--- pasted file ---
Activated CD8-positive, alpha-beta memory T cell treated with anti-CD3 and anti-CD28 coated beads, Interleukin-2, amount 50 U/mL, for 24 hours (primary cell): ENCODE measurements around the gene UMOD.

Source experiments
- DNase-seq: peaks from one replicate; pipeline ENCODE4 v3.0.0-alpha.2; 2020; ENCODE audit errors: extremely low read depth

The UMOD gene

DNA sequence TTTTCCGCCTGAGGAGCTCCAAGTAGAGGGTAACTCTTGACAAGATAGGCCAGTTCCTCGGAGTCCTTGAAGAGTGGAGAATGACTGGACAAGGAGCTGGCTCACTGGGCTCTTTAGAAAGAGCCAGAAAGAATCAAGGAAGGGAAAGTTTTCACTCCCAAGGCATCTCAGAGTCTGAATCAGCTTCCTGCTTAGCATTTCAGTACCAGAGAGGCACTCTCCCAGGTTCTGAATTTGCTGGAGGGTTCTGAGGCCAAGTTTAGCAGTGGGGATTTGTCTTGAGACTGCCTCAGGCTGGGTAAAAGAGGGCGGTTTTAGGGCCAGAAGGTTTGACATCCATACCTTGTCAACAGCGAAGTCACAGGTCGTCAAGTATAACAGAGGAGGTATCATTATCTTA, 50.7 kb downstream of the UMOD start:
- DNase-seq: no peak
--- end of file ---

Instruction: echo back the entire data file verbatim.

Activated CD8-positive, alpha-beta memory T cell treated with anti-CD3 and anti-CD28 coated beads, Interleukin-2, amount 50 U/mL, for 24 hours (primary cell): ENCODE measurements around the gene UMOD.

Source experiments
- DNase-seq: peaks from one replicate; pipeline ENCODE4 v3.0.0-alpha.2; 2020; ENCODE audit errors: extremely low read depth

The UMOD gene

DNA sequence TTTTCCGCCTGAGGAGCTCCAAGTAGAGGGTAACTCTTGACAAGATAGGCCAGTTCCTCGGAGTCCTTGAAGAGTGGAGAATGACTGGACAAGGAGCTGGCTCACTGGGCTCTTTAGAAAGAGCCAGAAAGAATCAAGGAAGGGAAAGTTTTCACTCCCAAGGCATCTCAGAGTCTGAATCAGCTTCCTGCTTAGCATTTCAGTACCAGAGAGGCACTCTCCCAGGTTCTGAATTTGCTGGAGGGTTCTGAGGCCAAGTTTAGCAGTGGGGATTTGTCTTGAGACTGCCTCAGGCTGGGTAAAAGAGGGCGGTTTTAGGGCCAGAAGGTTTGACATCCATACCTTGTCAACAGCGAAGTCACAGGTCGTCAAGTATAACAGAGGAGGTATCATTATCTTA, 50.7 kb downstream of the UMOD start:
- DNase-seq: no peak